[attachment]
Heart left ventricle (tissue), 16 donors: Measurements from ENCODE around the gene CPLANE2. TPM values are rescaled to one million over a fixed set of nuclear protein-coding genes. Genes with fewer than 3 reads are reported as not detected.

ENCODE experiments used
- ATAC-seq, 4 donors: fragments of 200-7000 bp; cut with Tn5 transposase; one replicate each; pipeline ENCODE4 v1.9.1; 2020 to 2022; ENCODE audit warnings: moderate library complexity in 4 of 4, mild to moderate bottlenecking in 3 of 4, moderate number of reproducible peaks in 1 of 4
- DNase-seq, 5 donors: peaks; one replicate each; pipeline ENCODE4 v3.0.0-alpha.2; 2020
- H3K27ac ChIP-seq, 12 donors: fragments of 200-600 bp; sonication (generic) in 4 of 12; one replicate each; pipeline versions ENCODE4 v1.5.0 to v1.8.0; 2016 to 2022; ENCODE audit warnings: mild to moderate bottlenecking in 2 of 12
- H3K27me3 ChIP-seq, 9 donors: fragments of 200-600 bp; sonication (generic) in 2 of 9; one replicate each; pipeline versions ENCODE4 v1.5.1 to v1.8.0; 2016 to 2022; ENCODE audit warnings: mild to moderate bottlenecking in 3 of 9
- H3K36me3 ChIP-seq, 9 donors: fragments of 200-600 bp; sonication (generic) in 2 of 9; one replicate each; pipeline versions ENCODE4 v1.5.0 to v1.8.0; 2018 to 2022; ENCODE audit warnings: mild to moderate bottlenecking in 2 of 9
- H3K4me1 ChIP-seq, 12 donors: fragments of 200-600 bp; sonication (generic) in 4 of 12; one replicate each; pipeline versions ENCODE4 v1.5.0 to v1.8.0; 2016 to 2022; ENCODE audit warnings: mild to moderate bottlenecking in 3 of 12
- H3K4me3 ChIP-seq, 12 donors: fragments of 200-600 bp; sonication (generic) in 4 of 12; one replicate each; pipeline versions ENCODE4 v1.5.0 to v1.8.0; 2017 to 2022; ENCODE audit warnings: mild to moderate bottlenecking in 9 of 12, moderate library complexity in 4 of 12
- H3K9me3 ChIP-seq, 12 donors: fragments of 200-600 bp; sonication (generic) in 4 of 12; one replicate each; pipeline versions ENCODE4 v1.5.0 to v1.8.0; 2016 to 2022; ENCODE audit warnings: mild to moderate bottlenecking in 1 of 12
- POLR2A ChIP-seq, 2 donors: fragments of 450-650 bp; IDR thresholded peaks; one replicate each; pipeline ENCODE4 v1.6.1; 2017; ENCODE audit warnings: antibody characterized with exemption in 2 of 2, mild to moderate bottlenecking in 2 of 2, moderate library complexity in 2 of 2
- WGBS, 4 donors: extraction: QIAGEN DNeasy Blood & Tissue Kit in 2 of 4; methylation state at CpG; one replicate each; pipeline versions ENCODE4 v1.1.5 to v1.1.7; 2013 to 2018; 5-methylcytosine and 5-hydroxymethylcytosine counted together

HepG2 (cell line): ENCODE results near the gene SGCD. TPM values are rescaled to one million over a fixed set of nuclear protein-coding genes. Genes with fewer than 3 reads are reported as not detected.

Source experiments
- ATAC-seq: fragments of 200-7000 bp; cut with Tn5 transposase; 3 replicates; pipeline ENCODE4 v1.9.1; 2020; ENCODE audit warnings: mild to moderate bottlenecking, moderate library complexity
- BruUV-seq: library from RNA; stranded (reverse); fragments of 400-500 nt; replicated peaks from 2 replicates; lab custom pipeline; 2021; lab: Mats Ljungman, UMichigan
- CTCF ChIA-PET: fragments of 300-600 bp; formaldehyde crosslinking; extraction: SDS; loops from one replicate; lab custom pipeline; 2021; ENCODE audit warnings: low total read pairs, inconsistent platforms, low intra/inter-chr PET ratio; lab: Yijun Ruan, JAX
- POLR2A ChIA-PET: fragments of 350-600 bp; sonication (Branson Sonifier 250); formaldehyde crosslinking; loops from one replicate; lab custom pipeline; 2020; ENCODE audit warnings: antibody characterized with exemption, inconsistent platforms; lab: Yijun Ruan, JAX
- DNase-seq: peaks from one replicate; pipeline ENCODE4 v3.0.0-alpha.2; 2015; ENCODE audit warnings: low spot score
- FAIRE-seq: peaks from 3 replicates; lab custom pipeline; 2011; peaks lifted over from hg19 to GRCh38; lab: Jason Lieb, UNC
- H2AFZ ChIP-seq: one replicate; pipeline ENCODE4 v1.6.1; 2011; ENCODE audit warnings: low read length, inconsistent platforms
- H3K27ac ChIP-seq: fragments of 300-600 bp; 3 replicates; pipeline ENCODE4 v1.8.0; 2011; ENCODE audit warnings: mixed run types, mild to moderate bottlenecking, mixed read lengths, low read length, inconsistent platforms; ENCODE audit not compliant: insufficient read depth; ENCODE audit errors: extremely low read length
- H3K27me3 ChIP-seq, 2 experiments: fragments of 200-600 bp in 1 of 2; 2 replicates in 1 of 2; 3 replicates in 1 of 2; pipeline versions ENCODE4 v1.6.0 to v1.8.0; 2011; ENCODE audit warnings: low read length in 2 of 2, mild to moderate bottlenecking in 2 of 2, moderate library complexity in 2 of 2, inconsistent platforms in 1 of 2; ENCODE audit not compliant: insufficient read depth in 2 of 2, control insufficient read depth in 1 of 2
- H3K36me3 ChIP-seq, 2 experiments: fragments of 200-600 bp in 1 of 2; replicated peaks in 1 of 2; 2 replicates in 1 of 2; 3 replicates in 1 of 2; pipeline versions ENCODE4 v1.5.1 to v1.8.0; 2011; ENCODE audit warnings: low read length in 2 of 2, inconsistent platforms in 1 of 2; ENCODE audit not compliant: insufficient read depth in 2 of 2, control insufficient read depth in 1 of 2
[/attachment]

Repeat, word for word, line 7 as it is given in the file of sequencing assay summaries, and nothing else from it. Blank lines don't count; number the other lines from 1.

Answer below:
- H3K36me3 ChIP-seq, 9 donors: fragments of 200-600 bp; sonication (generic) in 2 of 9; one replicate each; pipeline versions ENCODE4 v1.5.0 to v1.8.0; 2018 to 2022; ENCODE audit warnings: mild to moderate bottlenecking in 2 of 9